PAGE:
Home security is a huge investment these days, from closed-circuit cameras to doorbell videos. Some Scottish beavers in thought they needed to upgrade the security on their lodge and stole a wildlife monitoring camera, adding it to the roof of their lodge.
The wildlife center in Doune, Argaty Red Kites, Perthshire, had been monitoring the wildlife in the area. When the wildlife cam started showing only a pile of mud and sticks, the staff were left puzzled.
We were wondering why our Beaver Cam was showing nothing but sticks and mud… turns out the naughty beavers stole it to add to the roof of their lodge! @BeaverTrust @ScotsBeavers @james_nairne @emccandless89 @BrewsterKirsten @Nature_Scotland @skyeandfrisa #nature #beavers pic.twitter.com/uTTqwdtvLz
— Argaty Red Kites (@argatyredkites) February 8, 2023
After searching around, the missing-in-action camera was discovered on top of the beaver’s lodge, forming part of the roof of the dam. Amazingly, the camera was still attached and working. Beavers will cut down trees with their sharp teeth and use any sticks and logs to create the dam which forms the lodge where they live.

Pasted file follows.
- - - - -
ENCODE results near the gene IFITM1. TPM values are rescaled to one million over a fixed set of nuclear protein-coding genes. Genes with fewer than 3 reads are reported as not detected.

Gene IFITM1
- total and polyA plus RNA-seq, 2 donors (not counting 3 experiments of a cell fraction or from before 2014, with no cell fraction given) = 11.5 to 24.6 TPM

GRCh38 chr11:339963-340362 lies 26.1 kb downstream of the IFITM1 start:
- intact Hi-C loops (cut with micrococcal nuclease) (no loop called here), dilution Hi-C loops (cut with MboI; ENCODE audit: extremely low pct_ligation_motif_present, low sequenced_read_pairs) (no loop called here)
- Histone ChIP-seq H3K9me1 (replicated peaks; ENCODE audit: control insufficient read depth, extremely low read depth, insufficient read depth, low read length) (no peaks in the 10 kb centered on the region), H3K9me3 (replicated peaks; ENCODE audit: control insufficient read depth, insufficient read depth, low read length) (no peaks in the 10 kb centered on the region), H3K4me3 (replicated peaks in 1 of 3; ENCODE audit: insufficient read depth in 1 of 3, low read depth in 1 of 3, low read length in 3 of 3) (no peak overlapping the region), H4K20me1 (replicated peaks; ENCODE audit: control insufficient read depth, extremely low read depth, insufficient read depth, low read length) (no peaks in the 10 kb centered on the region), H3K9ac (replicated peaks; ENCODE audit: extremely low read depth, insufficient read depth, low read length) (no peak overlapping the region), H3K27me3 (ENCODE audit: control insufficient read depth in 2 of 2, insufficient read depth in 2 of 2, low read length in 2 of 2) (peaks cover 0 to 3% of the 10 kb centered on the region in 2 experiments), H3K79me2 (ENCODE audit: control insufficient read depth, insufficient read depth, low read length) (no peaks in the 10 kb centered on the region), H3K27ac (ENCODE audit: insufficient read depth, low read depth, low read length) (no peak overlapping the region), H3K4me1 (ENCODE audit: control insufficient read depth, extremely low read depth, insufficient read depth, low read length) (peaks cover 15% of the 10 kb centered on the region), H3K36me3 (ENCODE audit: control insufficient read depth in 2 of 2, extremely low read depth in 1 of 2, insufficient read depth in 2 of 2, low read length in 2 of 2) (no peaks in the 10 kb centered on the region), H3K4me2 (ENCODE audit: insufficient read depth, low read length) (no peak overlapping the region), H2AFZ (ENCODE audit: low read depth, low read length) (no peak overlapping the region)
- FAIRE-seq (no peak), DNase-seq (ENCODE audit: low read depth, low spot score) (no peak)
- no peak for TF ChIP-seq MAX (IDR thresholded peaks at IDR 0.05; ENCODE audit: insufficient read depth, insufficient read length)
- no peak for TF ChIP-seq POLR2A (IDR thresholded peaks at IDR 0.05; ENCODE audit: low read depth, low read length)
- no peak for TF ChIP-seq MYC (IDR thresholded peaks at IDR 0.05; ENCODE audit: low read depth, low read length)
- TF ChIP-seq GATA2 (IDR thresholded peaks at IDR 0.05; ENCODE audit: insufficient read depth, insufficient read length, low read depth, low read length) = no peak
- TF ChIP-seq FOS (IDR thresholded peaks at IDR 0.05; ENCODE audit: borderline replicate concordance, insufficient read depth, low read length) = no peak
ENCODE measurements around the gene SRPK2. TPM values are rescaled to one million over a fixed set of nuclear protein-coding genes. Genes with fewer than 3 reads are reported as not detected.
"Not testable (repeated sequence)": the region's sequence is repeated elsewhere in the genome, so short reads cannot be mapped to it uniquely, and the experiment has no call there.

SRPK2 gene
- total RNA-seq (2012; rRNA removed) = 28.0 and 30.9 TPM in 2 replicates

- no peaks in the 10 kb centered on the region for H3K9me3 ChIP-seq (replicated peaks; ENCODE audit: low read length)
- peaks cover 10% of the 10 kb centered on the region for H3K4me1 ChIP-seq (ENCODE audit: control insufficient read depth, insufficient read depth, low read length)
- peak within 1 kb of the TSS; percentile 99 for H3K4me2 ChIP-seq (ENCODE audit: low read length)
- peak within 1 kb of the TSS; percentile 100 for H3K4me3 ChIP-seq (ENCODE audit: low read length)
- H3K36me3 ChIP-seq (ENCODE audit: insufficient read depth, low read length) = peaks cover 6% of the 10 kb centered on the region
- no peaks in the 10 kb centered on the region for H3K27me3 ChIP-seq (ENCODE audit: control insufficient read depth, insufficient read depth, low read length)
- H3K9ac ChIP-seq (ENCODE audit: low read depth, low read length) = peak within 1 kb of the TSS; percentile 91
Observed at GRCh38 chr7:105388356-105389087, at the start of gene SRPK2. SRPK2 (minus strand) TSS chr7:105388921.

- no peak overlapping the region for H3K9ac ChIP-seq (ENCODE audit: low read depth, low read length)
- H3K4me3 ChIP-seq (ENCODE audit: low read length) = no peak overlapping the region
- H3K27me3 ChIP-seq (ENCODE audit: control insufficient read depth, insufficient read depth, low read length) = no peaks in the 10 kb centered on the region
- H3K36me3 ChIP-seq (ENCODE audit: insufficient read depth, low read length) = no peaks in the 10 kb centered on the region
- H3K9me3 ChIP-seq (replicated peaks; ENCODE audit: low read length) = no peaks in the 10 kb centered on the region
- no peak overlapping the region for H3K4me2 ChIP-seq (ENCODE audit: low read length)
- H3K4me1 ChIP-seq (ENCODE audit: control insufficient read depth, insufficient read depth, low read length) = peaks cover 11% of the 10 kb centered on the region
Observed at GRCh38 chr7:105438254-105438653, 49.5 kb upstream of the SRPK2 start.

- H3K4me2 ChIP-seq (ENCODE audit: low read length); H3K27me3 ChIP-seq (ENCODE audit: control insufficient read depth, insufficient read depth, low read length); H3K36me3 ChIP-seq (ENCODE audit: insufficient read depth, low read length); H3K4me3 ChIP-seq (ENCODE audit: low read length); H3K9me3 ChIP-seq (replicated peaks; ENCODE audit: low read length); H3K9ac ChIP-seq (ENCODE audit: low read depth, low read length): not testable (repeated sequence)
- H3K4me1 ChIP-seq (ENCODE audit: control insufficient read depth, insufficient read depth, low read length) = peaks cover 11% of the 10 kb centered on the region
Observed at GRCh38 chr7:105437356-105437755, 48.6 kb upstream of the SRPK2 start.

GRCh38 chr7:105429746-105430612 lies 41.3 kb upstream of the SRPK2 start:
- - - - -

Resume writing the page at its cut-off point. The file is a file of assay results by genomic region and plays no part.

Beavers were reintroduced to Scotland in 2009 in a closely monitored rewilding scheme. Since then, their numbers have flourished to around 1000. Legislation was introduced in 2019 to make beavers a protected species, meaning it is illegal to kill or disturb them.
Wildlife cams are used extensively to monitor wildlife. However, they can occasionally produce some funny results. Recently a bear showed its ‘bearst side’, taking over 400 selfies on a Rocky Mountain trail camera.
The Perthshire wildlife center says that they will replace the wooden pole with one made of metal to avoid further acquisitions. If you will use a wooden pole with beavers around, you’ll have to ‘dam’ the consequences!